"Every victory for raw milk is a victory for cheesemakers everywhere."
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For almost two years now, we at Serious Eats have been following France's long and arduous battle over raw milk Camembert. Last spring we reported that the clash had been settled—that French authorities had ruled that cheese made from lightly pasteurized milk could not be called A.O.C. Camembert.
This week Business Week ran an interesting and detailed piece on the issue, which reports that the two large corporations that had been lobbying for pasteurized Camembert, and that had ceased production of raw milk cheese entirely, are now in fact considering a return to raw milk production. Ultimately this is a victory for traditional foodways and small producers everywhere.
The Business Week article is more of an op-ed, painting the corporate PR fall-guy, Luc Morelon, as a cold, stubborn villain against the backdrop of the idyllic small-scale cheesemaker in François Durand. But Morelon's less-than-ideal portrayal is easy to justify with revelations such as these:
With their backs against the wall, Lactalis and Morelon decided to switch from conventional war to guerrilla tactics. The company began testing its small competitors' products in its own laboratories to search for malicious bacteria. On Oct. 11... Morelon issued a press release, as he had done in the past, to announce that Lactalis had "informed the authorities about bacteria found in the products of a competitor."
Lactalis and Morelon were apparently on a mission to wreck the image of the small-scale producers by claiming their products were unsafe (compared, of course, to the relative safety of Lactalis' pasteurized products). But this tactic backfired; Morelon had assumed that "the modern consumer has become more sensitive...he wants product safety, and he wants health." In fact, it seemed that the consumers cared more about their culinary heritage than worrying about a bad batch of cheese.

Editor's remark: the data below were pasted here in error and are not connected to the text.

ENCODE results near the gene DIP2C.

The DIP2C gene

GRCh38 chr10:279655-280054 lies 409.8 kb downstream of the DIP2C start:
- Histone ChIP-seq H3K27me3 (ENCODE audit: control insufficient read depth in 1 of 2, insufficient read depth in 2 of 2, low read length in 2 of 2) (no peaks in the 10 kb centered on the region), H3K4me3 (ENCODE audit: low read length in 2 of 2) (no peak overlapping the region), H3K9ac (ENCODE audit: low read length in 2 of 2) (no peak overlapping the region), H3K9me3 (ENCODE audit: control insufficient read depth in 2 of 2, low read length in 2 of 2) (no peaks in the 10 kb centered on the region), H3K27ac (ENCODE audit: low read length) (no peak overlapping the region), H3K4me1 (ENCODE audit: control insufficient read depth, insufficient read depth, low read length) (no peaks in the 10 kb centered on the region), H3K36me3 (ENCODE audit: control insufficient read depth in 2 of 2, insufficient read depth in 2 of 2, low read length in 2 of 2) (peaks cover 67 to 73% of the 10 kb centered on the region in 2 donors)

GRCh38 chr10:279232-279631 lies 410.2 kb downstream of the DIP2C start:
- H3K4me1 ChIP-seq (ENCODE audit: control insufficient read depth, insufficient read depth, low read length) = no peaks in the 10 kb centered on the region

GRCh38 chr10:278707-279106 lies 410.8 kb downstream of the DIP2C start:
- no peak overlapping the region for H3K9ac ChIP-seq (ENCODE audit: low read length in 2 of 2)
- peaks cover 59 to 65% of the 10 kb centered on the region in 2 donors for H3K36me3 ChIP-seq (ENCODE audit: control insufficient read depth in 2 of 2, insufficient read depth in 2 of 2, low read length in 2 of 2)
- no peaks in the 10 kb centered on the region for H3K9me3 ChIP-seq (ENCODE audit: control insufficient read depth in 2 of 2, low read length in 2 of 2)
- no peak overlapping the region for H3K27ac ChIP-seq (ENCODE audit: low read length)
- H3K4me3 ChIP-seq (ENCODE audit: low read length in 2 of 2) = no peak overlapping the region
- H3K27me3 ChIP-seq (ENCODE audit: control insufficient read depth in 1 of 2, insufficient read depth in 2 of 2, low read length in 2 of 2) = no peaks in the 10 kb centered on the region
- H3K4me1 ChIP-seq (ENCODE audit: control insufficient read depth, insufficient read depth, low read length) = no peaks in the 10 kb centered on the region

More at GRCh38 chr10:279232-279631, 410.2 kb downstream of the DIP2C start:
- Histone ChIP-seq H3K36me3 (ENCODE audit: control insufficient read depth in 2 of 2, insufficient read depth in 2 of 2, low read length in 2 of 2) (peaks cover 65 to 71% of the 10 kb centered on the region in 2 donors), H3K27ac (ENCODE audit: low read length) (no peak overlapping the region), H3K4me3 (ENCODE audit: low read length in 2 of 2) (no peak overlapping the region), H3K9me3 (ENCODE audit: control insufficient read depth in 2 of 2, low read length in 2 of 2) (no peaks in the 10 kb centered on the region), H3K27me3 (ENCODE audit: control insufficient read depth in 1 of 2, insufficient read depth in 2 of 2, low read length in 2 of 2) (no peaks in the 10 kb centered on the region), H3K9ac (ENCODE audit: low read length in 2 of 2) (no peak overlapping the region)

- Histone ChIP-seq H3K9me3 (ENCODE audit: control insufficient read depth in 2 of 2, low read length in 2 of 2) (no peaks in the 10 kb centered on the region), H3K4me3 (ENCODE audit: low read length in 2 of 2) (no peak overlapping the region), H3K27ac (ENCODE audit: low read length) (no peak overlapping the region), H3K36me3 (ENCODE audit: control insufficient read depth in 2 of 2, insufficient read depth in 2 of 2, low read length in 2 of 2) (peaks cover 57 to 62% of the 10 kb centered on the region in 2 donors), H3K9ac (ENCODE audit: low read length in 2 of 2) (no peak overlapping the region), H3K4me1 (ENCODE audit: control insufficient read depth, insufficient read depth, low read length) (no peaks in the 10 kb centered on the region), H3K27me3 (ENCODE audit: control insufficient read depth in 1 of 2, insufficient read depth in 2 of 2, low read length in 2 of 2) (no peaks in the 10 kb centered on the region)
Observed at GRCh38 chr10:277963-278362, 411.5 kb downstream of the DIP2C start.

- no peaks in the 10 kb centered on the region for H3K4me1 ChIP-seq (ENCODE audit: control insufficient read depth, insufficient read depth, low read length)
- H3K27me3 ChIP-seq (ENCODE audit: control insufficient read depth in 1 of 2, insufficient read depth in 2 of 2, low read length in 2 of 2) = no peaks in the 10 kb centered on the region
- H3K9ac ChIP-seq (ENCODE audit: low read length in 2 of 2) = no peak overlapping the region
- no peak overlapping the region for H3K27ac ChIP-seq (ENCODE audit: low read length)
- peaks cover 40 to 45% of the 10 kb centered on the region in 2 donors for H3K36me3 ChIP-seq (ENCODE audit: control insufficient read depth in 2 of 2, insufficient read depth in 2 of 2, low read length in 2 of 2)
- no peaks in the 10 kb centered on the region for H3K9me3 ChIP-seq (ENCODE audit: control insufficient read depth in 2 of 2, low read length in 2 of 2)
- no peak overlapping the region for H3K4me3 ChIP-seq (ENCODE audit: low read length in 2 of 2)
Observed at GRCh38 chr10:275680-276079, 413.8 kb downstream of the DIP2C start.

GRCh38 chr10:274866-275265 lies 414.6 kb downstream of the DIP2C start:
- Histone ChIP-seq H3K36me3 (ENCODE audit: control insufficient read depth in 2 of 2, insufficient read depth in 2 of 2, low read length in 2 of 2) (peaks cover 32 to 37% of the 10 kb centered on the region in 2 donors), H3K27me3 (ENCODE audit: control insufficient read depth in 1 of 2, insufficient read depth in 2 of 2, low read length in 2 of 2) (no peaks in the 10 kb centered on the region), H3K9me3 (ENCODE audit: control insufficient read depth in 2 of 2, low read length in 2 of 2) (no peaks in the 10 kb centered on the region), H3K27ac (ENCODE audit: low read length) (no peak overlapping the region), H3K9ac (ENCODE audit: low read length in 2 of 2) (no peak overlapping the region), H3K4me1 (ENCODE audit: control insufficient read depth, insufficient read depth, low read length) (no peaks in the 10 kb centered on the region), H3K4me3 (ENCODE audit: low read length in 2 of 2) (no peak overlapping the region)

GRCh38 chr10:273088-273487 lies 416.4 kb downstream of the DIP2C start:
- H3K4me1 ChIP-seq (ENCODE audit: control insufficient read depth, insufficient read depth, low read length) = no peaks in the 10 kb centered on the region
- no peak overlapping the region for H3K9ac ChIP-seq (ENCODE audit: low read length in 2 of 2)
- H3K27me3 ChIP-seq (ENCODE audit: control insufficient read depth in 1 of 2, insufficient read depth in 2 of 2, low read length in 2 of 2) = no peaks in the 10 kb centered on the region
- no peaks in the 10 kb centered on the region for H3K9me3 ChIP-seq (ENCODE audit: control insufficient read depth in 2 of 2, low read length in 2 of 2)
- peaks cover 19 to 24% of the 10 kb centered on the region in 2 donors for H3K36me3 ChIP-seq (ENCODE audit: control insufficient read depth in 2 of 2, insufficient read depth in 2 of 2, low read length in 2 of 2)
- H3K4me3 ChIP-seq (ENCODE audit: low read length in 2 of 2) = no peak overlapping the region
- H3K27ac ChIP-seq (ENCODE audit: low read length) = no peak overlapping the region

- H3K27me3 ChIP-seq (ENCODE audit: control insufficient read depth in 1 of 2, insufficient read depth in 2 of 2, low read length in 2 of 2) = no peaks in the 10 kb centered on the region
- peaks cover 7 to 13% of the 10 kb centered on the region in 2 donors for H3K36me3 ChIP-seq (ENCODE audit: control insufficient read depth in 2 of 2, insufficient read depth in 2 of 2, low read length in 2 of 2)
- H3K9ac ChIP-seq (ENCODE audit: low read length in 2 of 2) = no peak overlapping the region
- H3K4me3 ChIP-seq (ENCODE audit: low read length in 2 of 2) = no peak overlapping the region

One of the more reassuring and insightful quotes in the article is from Marc Brunet, production manager at Reaux, a large raw-milk Camembert producer in France. According to him, "Raw milk has become a science. The constant analyses constitute 10 percent of our costs. And now imagine how much a company like Lactalis has to spend on this and how much it can save without raw milk."
Every victory for raw milk is a victory for cheesemakers everywhere. Raw milk cheese is constantly under threat of prohibition by government regulators throughout the world, and events like these help establish precedents on which advocates of raw milk cheese can argue their cases. Let's hope these kinds of victories continue in the years to come.
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